STEPHEN JANIS: The thing is, and this very important, is that any police officer who uses force in that capacity must call it in. You can’t just pull your gun and walk away. We’ve seen this in another case we covered— I’m not going to go into the details— but it’s something that’s absolutely required. If you’re on the scene, and you use force, and you pull your gun on somebody, you got to call it.

TAYA GRAHAM: You’ve got to call it in. You’ve got to let the other police know.

STEPHEN JANIS: Call it in, arrest him, whatever— and he just drove off, so the documents are very revealing. There is a serious problem in the Baltimore City Police Department. And I can understand why he was convicted because the evidence – because they had a third-party witness who saw him. And they have pictures, which we’ve not been able to obtain, of the victim.

TAYA GRAHAM: But we’re working on getting those pictures.

STEPHEN JANIS: We are working on those pictures. I mean, it really sounds like it was a serious injury— slamming his head into either the sidewalk or the curb, which caused his chin to split open. So we will keep following this story.

TAYA GRAHAM: Absolutely. This is the end of another Police Accountability Report. I want to thank my reporting partner, Stephen Janis. And as always, we ask that if you have evidence of police misconduct or brutality, please share it with us. You can reach out either via the comments or message us at the Police Accountability Report on Facebook or Twitter, or you can message me directly @tayasbaltimore on Twitter or Facebook.

My name is Taya Graham and I want to thank you for watching the Police Accountability Report.

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Host & Producer
Taya Graham is an award-winning investigative reporter who has covered U.S. politics, local government, and the criminal justice system. She is the host of TRNN's "Police Accountability Report," and producer and co-creator of the award-winning podcast "Truth and Reconciliation" on Baltimore's NPR affiliate WYPR. She has written extensively for a variety of publications including the Afro American Newspaper, the oldest black-owned publication in the country, and was a frequent contributor to Morgan State Radio at a historic HBCU. She has also produced two documentaries, including the feature-length film "The Friendliest Town." Although her reporting focuses on the criminal justice system and government accountability, she has provided on the ground coverage of presidential primaries and elections as well as local and state campaigns. Follow her on Twitter.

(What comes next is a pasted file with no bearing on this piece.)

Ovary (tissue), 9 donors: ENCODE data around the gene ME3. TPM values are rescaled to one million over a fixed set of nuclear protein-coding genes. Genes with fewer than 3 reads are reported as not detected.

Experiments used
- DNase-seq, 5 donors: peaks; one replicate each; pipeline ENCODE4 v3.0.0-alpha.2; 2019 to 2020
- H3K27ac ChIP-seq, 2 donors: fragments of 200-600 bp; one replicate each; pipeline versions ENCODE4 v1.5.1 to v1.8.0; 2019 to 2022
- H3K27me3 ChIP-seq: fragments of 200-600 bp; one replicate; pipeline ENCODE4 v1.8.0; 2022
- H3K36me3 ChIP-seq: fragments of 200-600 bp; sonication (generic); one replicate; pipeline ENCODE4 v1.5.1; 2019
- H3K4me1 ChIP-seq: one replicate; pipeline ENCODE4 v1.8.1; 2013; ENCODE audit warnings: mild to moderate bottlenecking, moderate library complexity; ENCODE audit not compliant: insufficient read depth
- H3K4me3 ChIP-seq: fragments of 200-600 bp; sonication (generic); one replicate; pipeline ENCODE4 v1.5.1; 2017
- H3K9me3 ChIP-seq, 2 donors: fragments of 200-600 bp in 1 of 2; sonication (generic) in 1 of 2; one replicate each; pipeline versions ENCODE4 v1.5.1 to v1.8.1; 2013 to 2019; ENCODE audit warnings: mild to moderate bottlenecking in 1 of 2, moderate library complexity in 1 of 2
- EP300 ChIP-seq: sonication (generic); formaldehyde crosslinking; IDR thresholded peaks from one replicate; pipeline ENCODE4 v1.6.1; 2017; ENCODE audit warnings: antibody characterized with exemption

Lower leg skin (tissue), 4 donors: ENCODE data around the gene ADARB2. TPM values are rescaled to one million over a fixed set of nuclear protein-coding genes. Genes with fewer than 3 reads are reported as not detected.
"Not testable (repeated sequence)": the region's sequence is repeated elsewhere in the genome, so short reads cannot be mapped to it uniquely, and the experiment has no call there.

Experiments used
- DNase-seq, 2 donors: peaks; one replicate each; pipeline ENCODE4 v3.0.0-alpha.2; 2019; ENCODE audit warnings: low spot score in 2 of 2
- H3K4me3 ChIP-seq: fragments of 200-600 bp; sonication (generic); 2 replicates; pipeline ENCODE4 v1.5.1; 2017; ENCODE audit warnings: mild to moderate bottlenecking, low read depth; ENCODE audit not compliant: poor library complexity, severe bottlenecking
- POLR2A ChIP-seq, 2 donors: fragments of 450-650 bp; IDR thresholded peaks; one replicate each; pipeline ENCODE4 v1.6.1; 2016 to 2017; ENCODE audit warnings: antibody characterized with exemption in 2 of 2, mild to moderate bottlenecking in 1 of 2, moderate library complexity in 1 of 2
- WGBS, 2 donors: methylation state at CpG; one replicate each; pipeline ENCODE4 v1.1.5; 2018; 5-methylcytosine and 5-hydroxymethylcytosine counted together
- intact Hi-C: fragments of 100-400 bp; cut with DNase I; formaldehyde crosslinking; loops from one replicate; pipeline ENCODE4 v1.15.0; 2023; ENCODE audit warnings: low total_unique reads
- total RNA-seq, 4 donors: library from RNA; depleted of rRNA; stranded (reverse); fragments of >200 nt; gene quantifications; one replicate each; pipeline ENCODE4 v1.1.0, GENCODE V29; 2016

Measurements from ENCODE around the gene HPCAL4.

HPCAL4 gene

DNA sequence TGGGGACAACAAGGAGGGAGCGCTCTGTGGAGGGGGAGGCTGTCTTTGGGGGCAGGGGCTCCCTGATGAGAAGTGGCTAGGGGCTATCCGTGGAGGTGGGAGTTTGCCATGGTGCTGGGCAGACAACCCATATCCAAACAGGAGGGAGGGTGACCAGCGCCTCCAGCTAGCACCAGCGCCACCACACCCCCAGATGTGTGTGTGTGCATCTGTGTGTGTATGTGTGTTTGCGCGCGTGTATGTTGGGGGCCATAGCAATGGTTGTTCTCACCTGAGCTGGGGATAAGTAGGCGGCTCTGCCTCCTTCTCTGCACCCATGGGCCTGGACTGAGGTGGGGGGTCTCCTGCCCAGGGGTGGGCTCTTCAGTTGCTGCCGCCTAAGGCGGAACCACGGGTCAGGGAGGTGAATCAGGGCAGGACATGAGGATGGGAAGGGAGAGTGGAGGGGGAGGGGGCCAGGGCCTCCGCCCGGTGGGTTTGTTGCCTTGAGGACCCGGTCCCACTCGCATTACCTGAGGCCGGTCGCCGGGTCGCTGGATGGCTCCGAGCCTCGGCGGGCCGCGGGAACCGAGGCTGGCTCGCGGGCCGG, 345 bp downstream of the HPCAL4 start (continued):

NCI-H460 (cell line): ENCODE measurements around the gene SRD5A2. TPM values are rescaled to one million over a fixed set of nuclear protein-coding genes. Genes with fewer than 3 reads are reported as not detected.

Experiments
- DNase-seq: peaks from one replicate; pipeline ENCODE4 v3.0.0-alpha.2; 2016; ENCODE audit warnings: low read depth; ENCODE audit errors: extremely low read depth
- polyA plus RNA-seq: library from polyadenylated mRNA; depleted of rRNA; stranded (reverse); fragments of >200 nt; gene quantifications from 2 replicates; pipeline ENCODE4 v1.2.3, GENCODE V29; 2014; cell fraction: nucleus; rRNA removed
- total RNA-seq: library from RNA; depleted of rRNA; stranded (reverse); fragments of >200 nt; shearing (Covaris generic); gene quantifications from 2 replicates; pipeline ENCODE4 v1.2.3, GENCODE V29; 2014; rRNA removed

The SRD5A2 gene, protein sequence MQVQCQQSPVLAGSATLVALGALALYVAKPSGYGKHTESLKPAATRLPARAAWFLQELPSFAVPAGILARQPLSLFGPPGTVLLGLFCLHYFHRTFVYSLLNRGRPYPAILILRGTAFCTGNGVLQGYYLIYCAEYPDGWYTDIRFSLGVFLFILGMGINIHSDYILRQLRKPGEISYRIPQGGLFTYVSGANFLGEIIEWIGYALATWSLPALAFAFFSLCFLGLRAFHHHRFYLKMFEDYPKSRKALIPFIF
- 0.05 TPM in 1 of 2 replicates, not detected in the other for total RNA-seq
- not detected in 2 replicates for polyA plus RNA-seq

Host & Producer
Stephen Janis is an award winning investigative reporter turned documentary filmmaker. His first feature film, The Friendliest Town was distributed by Gravitas Ventures and won an award of distinction from The Impact Doc Film Festival, and a humanitarian award from The Indie Film Fest. He is the co-host and creator of The Police Accountability Report on The Real News Network, which has received more than 10,000,000 views on YouTube. His work as a reporter has been featured on a variety of national shows including the Netflix reboot of Unsolved Mysteries, Dead of Night on Investigation Discovery Channel, Relentless on NBC, and Sins of the City on TV One.

He has co-authored several books on policing, corruption, and the root causes of violence including Why Do We Kill: The Pathology of Murder in Baltimore and You Can’t Stop Murder: Truths about Policing in Baltimore and Beyond. He is also the co-host of the true crime podcast Land of the Unsolved. Prior to joining The Real News, Janis won three Capital Emmys for investigative series working as an investigative producer for WBFF. Follow him on Twitter.